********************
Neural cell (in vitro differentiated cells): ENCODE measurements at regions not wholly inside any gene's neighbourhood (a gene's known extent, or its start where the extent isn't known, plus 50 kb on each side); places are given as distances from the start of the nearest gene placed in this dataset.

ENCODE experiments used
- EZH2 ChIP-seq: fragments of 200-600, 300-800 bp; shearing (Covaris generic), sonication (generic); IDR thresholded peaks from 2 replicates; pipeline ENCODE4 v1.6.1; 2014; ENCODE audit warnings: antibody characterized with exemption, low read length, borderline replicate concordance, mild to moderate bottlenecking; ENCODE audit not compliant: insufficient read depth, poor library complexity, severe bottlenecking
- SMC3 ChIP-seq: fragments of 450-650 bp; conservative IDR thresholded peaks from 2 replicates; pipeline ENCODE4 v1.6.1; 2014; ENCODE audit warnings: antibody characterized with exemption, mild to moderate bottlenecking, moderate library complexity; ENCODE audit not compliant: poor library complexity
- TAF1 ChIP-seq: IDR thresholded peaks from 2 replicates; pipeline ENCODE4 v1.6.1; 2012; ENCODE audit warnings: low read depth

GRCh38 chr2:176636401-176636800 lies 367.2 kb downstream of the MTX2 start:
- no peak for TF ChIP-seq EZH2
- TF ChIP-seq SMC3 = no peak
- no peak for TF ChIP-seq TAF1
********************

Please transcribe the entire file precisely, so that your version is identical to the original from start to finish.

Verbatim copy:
Neural cell (in vitro differentiated cells): ENCODE measurements at regions not wholly inside any gene's neighbourhood (a gene's known extent, or its start where the extent isn't known, plus 50 kb on each side); places are given as distances from the start of the nearest gene placed in this dataset.

ENCODE experiments used
- EZH2 ChIP-seq: fragments of 200-600, 300-800 bp; shearing (Covaris generic), sonication (generic); IDR thresholded peaks from 2 replicates; pipeline ENCODE4 v1.6.1; 2014; ENCODE audit warnings: antibody characterized with exemption, low read length, borderline replicate concordance, mild to moderate bottlenecking; ENCODE audit not compliant: insufficient read depth, poor library complexity, severe bottlenecking
- SMC3 ChIP-seq: fragments of 450-650 bp; conservative IDR thresholded peaks from 2 replicates; pipeline ENCODE4 v1.6.1; 2014; ENCODE audit warnings: antibody characterized with exemption, mild to moderate bottlenecking, moderate library complexity; ENCODE audit not compliant: poor library complexity
- TAF1 ChIP-seq: IDR thresholded peaks from 2 replicates; pipeline ENCODE4 v1.6.1; 2012; ENCODE audit warnings: low read depth

GRCh38 chr2:176636401-176636800 lies 367.2 kb downstream of the MTX2 start:
- no peak for TF ChIP-seq EZH2
- TF ChIP-seq SMC3 = no peak
- no peak for TF ChIP-seq TAF1